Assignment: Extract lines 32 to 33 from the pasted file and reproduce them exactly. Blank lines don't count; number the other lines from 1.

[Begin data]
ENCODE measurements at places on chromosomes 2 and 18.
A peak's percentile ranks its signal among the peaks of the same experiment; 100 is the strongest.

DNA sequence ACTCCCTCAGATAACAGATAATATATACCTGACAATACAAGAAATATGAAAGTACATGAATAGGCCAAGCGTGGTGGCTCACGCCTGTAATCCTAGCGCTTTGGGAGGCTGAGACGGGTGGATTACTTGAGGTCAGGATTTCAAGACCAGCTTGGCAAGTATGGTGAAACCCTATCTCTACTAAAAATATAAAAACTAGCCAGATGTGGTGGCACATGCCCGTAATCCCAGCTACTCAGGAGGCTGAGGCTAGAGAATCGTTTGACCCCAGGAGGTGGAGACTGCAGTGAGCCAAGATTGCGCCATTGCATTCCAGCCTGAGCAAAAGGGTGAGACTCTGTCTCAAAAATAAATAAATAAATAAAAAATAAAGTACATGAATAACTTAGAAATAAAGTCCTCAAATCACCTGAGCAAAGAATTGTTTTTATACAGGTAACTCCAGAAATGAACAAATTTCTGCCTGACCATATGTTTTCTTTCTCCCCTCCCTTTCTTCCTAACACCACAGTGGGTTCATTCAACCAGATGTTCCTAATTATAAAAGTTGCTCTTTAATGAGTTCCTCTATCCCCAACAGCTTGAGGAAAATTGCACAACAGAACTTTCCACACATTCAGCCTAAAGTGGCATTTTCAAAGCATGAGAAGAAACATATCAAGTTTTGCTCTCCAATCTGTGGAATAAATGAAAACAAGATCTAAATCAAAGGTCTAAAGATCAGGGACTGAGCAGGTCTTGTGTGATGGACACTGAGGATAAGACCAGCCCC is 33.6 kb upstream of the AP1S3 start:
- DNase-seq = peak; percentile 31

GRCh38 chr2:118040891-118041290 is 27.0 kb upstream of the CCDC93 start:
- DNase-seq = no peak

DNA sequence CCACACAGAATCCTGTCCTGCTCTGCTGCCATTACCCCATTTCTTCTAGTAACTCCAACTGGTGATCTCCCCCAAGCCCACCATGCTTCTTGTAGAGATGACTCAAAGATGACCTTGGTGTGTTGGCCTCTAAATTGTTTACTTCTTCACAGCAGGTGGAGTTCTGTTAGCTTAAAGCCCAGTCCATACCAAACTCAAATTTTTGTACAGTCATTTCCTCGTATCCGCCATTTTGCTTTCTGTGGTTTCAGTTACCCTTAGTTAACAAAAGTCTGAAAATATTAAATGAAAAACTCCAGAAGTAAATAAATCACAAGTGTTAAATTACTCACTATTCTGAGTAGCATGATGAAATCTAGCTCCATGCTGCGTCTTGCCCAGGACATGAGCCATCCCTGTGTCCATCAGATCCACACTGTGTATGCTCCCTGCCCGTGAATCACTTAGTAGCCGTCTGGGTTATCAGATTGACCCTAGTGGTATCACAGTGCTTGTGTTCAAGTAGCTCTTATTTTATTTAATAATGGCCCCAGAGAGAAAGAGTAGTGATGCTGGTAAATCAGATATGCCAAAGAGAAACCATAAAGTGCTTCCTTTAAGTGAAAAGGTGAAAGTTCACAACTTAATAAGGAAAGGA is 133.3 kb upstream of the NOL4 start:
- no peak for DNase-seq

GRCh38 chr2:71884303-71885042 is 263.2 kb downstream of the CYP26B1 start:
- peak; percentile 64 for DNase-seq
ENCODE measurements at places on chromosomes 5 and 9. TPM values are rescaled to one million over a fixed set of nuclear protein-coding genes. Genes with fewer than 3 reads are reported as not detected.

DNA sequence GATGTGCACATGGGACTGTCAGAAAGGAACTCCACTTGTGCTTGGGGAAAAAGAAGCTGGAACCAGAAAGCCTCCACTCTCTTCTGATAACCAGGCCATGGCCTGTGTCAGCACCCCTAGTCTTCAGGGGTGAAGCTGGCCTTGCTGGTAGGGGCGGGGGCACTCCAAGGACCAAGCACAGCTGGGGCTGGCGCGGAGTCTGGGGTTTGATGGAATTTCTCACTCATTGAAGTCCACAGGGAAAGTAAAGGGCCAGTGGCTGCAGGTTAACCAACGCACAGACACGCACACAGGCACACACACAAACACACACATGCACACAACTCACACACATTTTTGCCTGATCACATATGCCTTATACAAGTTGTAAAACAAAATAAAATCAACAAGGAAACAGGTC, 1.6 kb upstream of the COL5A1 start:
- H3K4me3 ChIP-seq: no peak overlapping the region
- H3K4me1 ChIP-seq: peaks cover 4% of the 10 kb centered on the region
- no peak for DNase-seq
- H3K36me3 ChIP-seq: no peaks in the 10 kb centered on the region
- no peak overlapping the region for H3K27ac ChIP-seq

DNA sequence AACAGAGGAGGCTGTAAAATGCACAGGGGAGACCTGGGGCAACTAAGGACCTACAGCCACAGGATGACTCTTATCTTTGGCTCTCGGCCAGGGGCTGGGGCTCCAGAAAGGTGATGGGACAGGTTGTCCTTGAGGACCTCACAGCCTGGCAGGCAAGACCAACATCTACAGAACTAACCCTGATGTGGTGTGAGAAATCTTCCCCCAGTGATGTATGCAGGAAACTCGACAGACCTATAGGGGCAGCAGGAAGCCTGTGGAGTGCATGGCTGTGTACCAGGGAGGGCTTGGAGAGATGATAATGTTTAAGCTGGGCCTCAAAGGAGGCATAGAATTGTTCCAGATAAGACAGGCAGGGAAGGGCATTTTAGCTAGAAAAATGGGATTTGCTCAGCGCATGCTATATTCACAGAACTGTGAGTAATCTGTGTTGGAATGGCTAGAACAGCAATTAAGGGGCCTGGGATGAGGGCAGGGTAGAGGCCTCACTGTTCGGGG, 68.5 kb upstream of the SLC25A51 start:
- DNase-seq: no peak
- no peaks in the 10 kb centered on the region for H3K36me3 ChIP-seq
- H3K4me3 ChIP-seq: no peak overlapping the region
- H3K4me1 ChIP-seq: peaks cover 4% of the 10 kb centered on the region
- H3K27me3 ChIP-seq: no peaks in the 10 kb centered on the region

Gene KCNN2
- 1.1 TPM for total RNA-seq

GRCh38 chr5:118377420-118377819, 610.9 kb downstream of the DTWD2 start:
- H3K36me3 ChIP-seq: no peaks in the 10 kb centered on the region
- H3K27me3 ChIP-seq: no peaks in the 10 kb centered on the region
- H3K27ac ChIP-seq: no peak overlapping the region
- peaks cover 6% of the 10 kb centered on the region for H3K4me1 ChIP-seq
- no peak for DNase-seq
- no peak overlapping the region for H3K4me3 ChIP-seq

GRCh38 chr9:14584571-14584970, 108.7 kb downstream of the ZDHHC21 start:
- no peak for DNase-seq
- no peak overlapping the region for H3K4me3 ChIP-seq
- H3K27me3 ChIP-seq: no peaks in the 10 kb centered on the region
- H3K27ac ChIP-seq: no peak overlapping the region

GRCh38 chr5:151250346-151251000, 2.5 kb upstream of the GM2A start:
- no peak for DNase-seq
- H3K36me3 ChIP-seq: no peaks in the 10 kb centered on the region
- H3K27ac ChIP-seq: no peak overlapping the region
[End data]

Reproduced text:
- no peak overlapping the region for H3K4me3 ChIP-seq

GRCh38 chr9:14584571-14584970, 108.7 kb downstream of the ZDHHC21 start: